'Not Looking Good' For Jamal Murray to Play with Canada During Olympic Qualifying | Zagsblog
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Friday / July 19.
  • ‘Not Looking Good’ For Jamal Murray to Play with Canada During Olympic Qualifying

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    It’s “not looking good” for incoming Kentucky point guard Jamal Murray to play with Canada during Olympic qualifying Aug. 31-Sept. 12 in Mexico, a source close to Team Canada told SNY.tv.

    The stumbling block is “Kentucky’s admission and attendance policies,” not the NCAA, the source said.

    The situation should be officially resolved later this week.

    Kentucky coach John Calipari attended the Yankees’ 8-4 win over the Minnesota Twins Tuesday night at Yankee Stadium but was not asked about the issue.

    Cavaliers forward Tristan Thompson is already out for Team Canada “due to a contract impasse with the NBA’s Cleveland Cavaliers.” Canada expects to have Andrew Wiggins and Anthony Bennett, among others.

    As previously reported, Calipari has a “drop-dead” date the 6-foot-5 point guard would have to arrive on campus to begin the fall term and be eligible to compete for the full season.

    “We think he’s at this level and he’s going to be a part of this program for the future, so we’re trying to get him involved right now,” Canadian National Team head coach Jay Triano told SNY.tv last month on the 4 Quarters Podcast. “The biggest hurdle we’re going to have is the University of Kentucky because we want to make sure he does everything right by the school.

    “Obviously, we want him to be a part of our team and that’s something we’re going to have to work out over the next couple of weeks.”

    Murray’s ascension to the point where people are trying to get him onto the Senior National Team for its biggest competition in recent memory has been drastic. Triano, a Trail Blazers assistant, was in Portland on April 11 when Murray scored 30 points to lead the World Team past the United States at the Nike Hoop Summit. At that point, Triano thought Murray was ready for the National Team, so a plan was set in motion.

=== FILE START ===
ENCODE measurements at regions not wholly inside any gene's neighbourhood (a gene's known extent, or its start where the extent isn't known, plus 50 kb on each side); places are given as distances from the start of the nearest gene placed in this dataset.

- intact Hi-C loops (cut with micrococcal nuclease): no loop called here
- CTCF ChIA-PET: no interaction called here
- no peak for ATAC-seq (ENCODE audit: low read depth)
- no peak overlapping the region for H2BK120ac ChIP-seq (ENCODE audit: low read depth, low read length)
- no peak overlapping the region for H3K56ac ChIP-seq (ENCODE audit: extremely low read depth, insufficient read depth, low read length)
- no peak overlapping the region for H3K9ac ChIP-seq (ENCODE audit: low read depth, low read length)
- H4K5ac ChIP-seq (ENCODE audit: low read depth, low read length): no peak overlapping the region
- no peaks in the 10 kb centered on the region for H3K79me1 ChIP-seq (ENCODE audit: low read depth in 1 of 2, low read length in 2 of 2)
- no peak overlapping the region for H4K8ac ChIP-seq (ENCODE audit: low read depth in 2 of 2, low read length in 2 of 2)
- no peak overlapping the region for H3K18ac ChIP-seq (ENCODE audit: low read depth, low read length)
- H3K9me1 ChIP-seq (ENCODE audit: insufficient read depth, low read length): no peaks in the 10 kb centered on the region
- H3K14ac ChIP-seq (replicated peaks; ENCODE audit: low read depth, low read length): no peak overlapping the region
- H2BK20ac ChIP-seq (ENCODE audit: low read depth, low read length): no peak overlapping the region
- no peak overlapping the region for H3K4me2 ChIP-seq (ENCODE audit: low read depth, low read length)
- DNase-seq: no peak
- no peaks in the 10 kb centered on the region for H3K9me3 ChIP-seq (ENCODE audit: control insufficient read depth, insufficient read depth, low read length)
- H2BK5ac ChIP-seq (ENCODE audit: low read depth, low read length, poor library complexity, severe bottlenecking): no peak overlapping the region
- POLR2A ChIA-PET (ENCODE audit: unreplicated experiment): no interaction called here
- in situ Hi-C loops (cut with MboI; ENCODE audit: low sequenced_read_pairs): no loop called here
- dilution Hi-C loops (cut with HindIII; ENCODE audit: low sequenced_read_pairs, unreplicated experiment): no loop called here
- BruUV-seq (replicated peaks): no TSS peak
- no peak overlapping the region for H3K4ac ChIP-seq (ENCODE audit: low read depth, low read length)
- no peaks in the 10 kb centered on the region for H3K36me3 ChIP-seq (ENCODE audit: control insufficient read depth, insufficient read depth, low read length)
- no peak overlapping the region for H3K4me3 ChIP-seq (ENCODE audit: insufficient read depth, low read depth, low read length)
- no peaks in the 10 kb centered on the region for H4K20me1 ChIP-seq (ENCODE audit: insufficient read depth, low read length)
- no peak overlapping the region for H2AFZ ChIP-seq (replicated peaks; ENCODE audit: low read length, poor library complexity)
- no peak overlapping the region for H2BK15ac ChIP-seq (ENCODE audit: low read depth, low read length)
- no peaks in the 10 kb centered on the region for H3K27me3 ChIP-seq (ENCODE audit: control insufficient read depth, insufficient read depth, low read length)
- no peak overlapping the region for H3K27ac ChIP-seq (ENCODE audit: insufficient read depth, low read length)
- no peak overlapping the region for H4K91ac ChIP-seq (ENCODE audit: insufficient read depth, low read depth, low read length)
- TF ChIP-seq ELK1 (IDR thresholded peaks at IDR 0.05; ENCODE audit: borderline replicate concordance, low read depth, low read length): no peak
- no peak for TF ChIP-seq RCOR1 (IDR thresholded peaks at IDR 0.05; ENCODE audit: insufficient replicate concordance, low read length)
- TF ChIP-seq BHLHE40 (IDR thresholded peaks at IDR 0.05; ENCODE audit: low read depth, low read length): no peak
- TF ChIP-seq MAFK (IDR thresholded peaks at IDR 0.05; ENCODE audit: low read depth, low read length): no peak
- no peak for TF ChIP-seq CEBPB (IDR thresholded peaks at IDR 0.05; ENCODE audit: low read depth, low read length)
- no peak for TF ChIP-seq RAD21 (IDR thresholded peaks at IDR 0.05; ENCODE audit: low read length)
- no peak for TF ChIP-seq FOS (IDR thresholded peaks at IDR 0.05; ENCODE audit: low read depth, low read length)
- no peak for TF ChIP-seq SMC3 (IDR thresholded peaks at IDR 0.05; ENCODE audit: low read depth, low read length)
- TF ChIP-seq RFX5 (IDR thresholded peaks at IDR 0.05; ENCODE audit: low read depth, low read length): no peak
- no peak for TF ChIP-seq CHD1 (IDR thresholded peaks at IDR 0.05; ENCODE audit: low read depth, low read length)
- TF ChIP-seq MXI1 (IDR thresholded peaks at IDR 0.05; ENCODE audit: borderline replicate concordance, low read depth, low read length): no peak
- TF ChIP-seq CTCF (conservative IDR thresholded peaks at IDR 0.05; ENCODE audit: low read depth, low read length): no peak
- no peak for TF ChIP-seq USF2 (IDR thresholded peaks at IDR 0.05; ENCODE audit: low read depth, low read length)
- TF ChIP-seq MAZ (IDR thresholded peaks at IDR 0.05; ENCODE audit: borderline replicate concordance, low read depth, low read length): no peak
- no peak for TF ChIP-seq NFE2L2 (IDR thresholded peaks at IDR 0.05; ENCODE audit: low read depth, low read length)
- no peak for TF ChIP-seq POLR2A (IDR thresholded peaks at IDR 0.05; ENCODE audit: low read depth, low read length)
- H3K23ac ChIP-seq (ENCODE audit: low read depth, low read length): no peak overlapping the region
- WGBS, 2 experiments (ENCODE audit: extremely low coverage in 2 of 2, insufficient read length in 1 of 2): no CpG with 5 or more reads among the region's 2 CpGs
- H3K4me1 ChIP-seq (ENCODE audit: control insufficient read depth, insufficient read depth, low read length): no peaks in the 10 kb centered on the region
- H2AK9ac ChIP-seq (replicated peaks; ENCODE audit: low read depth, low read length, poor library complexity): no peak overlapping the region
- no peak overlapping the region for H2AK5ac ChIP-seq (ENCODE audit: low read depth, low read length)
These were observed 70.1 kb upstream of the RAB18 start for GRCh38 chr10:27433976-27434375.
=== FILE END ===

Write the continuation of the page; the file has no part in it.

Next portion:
Canada Basketball officials held Murray back from the Under-19 World Championships with an eye toward having him playing at Pan Am. He was unexpectedly brilliant, averaging 16.0 points, 3.2 rebounds, 2.4 assists in five games, highlighted by scoring all of his 22 in the fourth quarter and overtime in a semifinal win over the United States. Canada finished with the silver medal after having never medaled at the event.

    “We anticipated he would get minutes and he would play, but we didn’t know to what level,” said Triano of Murray, who came off the bench for Canada in all five games, but was always on the floor in crunch time. “Early in our first couple scrimmages, we saw the kid had a good quickness to him. He could get to the rim, he knew how to make plays, knew how to score the ball and the more time we spent with him, we just felt he could be a major contributor to this team. He started earning more and more minutes as the tournament went on.”

    Canada is attempting to qualify for the Olympics for the first time since the 2000 Sydney Games when Steve Nash led it to a seventh-place finish. The top two teams at FIBA Americas are through to Rio. The third, fourth and fifth-place teams will be put in the 12-team FIBA World Olympic Qualifying Tournament, which will be contested next summer. The top three finishers out of there punch tickets to Rio.


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    Adam Zagoria is a Basketball Insider who covers basketball at all levels. A contributor to The New York Times and SportsNet New York (SNY), he is also the author of two books and is an award-winning journalist and filmmaker. His articles have appeared in ESPN The Magazine, SLAM, Sheridan Hoops, Basketball Times and in newspapers nationwide. He also won an Emmy award for his work on the SNY mini-documentary on Syracuse guard Tyus Battle. A veteran Ultimate Frisbee player, he has competed in numerous National and World Championships and, perhaps more importantly, his teams won the Westchester Summer League (WSL) championships in 2011 and 2013. He lives in Manhattan with his wife and children.

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